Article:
What does this mean for inclusion?
What do you do when you don’t have all of the information that you need to make a decision? Many of us would like to think that we consciously search for information to fill in the blanks before settling on an answer. In reality, this isn’t the case: instead, we are much more likely to subconsciously (and, critically, sometimes incorrectly) fill in the gaps because we often don’t even see the gaps in our knowledge in the first place (bias blind spot).
The notion of heuristics and cognitive biases have helped us to explain our tendency to make errors of judgement when making quick decisions in the face of uncertainty. Heuristics (first coined by Kahneman and Tversky in the 1970s) are short-cuts or “rules of thumb” that help make our decision-making more efficient. Cognitive biases are the errors that we make as a result of applying heuristics. Psychologists and behavioural economists have shown that cognitive biases can explain suboptimal individual and group responses to personal, business and social issues ranging from inequality to climate change to the obesity epidemic.
Biases and decision-making
The COVID-19 pandemic has catapulted us into a heightened pace of change. Abrupt disruptions to the status quo, information overload, and generalised anxiety provide additional stressors as employees reorient themselves to new ways of working. During this uncertainty, our blind spots and biases are more prevalent in our decision-making as we grapple with separating fact from fiction, a desire to make sense of the situation, the need to act quickly and the limits of our own memory. In this article, we want to press the pause button to help you reflect, scrutinise and mitigate potential biases that may ultimately impair decision-making and harm your business.
Below are 5 of the most common biases in business and the impact they may have on your business today:
Biases in interpersonal interactions
As we embrace virtual working, cognitive biases can have an even greater negative impact on our interpersonal relationships – in particular, on team members, and colleagues from minority underrepresented groups. Social biases are likely to manifest in new ways and embed themselves into the way we work remotely. These could range from checking in with colleagues you are ‘closer to’ more often or not providing an employee with email or telephone feedback because it is more time consuming than saying it face-to-face. These types of bias manifestation are all likely to impact feelings of belonging and career progression. What can you do to ensure that cognitive biases are not creating additional barriers within your organisation? Asking yourself the following questions is a good starting point:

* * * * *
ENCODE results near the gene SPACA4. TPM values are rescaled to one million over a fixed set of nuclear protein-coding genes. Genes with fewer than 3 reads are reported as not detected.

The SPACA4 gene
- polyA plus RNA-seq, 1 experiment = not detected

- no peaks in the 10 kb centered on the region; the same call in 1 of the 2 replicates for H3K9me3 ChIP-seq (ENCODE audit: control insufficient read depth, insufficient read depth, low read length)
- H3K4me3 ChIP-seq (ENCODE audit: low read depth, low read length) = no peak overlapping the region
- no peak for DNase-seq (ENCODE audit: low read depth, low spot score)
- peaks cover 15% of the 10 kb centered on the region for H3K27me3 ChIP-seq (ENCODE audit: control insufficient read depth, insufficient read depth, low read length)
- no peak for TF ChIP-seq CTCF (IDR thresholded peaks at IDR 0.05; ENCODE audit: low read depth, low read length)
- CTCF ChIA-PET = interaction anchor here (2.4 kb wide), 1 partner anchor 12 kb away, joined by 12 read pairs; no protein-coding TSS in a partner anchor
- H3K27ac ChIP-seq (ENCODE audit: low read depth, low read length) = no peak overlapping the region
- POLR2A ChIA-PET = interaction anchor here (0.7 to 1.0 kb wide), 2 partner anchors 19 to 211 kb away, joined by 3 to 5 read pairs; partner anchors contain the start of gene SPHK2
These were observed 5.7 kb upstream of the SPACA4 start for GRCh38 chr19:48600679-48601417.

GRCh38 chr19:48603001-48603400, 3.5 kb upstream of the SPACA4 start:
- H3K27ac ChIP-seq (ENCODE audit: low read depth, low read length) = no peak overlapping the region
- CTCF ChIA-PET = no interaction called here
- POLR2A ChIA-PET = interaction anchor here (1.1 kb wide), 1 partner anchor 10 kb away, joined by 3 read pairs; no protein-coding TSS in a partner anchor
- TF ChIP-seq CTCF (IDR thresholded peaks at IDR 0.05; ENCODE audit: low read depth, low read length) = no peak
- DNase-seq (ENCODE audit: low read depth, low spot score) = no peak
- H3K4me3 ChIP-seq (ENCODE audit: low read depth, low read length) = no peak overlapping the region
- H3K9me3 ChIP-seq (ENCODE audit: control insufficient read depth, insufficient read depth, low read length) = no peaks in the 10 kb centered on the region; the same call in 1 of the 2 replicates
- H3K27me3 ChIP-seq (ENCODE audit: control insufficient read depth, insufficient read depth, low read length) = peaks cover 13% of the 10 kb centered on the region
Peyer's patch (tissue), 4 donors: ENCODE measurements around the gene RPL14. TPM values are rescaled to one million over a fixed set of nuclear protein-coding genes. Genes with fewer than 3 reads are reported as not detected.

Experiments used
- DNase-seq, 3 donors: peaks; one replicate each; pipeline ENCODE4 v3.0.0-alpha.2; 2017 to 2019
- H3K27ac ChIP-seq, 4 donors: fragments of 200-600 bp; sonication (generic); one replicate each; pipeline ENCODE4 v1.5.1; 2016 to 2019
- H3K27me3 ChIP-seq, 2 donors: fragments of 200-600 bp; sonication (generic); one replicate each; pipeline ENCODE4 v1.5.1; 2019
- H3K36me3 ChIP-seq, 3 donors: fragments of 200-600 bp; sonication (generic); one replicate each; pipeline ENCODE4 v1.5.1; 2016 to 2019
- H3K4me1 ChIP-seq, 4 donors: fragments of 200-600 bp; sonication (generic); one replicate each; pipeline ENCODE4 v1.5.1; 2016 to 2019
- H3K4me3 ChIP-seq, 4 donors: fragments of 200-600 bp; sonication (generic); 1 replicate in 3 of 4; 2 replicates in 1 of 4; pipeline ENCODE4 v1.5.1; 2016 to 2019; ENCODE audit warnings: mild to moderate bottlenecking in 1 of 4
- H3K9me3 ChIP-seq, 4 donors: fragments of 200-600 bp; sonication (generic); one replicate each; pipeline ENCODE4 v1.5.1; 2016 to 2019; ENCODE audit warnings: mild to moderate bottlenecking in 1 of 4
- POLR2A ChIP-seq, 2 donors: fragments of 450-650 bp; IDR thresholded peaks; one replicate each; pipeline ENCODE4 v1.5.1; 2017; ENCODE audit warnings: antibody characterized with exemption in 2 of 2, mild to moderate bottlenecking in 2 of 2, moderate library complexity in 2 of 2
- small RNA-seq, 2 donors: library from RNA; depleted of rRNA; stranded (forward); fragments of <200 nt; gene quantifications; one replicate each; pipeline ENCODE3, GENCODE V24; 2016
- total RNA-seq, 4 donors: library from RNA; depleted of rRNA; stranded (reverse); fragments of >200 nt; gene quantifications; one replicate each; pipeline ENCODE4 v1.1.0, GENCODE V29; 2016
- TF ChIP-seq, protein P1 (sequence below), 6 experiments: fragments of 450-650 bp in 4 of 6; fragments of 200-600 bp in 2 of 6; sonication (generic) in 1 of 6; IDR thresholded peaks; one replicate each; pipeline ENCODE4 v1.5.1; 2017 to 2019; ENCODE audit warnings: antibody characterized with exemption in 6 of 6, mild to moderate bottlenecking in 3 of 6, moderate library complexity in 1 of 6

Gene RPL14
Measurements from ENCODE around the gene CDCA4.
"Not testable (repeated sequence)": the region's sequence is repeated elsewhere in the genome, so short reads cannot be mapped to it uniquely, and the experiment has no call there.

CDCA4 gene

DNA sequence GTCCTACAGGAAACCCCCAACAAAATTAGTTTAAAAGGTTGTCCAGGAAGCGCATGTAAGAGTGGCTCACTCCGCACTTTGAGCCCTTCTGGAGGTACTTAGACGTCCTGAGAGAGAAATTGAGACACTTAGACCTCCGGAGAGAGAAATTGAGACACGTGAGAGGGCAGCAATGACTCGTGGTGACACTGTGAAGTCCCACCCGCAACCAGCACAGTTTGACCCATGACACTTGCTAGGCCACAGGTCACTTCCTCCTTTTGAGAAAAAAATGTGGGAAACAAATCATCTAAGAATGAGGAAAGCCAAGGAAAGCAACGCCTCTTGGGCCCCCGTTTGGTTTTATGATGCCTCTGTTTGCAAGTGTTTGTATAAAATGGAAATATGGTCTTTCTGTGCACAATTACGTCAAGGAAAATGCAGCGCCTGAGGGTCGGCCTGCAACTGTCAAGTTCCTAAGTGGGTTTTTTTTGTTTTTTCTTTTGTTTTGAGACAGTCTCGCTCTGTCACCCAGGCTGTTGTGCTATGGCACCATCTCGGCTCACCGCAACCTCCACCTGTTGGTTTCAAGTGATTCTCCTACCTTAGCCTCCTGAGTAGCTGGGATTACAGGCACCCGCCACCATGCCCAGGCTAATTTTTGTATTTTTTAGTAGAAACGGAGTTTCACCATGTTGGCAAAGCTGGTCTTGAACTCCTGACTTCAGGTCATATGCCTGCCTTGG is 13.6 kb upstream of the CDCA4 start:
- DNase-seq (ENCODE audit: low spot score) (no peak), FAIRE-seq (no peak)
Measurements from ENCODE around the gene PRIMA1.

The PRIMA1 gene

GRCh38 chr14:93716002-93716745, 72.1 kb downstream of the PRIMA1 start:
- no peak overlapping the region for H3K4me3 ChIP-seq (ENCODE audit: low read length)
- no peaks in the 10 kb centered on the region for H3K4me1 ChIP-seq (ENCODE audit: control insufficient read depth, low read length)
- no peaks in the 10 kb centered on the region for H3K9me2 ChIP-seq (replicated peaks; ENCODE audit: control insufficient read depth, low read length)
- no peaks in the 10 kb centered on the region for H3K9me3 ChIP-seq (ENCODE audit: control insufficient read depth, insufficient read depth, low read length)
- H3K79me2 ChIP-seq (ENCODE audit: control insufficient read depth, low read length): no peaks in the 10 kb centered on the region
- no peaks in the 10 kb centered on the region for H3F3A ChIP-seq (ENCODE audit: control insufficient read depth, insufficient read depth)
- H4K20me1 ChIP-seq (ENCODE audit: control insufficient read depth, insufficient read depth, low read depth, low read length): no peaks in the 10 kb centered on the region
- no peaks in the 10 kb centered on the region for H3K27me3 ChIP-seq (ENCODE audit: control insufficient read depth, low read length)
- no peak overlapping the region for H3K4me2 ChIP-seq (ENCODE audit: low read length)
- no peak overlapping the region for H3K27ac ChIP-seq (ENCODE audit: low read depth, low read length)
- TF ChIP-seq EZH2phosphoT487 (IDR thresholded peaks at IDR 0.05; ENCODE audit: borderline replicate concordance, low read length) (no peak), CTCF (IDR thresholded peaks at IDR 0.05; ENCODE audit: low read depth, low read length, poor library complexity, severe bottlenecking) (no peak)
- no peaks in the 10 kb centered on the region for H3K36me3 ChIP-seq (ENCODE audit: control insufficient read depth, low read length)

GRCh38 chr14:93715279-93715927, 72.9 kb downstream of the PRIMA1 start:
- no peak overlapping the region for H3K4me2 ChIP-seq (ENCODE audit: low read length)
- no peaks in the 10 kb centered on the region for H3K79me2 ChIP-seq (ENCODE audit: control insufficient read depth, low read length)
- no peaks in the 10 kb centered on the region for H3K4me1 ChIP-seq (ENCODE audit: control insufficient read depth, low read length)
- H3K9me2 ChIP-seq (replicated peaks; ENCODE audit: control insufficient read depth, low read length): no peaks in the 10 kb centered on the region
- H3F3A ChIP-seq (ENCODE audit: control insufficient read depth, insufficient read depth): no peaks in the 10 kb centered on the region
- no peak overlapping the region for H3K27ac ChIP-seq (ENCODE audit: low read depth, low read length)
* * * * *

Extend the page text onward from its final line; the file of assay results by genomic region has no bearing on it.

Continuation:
In summary, times of uncertainty and information overload create the perfect opportunity for cognitive biases and blind spots to creep into our decision-making and interpersonal interactions. Take the time to assess the way that you and your team are working both independently and collectively to ensure that all information is shared equally, that all team members are rewarded and recognised, and that decisions are made based on the full picture.
Our team of behavioural experts is ready to support you to further explore your decision-making and interpersonal interactions during these uncertain times. As part of our Open Mind Series, we offer Thought Leadership insights and evidence-based webinars on the key business challenges you are facing today in inclusion and diversity. Let us help you keep your people development and D&I strategies on track with our digital and live virtual learning solutions.
Delta provides evidence-based, bespoke solutions for diversity and inclusion business needs. We offer research and insights, inclusive culture ‘building blocks’ through virtual and in-person workshops for workplace groups across the business, ecosystem programmes to embed change for meeting strategic D&I objectives, and culturally intelligent executive coaching.